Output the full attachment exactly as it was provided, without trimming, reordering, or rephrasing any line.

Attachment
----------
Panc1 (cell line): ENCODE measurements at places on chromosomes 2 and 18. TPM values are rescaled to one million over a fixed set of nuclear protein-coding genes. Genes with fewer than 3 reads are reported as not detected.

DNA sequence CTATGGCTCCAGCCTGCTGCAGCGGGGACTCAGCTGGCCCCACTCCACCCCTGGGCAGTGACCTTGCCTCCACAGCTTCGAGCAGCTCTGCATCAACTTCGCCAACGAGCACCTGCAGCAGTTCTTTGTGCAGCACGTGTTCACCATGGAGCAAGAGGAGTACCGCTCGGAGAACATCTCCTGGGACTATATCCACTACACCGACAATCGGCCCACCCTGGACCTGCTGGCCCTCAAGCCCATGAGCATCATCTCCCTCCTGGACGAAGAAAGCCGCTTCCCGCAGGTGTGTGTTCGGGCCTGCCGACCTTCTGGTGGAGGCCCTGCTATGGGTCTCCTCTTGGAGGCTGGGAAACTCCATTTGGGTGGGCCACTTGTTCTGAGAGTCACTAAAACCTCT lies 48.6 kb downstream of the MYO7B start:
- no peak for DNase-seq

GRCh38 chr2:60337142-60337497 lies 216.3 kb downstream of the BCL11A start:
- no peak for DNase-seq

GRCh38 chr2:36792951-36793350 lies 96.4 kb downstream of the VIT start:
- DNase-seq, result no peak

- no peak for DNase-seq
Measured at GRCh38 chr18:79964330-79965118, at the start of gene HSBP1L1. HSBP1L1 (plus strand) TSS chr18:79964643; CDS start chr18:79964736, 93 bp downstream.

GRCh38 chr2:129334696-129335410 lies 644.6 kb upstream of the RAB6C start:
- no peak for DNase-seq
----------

Panc1 (cell line): ENCODE measurements at places on chromosomes 2 and 18. TPM values are rescaled to one million over a fixed set of nuclear protein-coding genes. Genes with fewer than 3 reads are reported as not detected.

DNA sequence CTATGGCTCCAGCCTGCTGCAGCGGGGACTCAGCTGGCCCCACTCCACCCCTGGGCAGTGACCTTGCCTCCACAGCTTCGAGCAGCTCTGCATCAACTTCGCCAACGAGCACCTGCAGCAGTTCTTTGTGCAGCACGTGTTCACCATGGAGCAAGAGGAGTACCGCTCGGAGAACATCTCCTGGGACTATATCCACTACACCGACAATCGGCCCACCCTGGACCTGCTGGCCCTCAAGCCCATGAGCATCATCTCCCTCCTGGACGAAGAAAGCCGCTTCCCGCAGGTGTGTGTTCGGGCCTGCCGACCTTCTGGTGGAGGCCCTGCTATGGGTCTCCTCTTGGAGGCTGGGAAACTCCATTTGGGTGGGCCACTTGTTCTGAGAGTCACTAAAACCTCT lies 48.6 kb downstream of the MYO7B start:
- no peak for DNase-seq

GRCh38 chr2:60337142-60337497 lies 216.3 kb downstream of the BCL11A start:
- no peak for DNase-seq

GRCh38 chr2:36792951-36793350 lies 96.4 kb downstream of the VIT start:
- DNase-seq, result no peak

- no peak for DNase-seq
Measured at GRCh38 chr18:79964330-79965118, at the start of gene HSBP1L1. HSBP1L1 (plus strand) TSS chr18:79964643; CDS start chr18:79964736, 93 bp downstream.

GRCh38 chr2:129334696-129335410 lies 644.6 kb upstream of the RAB6C start:
- no peak for DNase-seq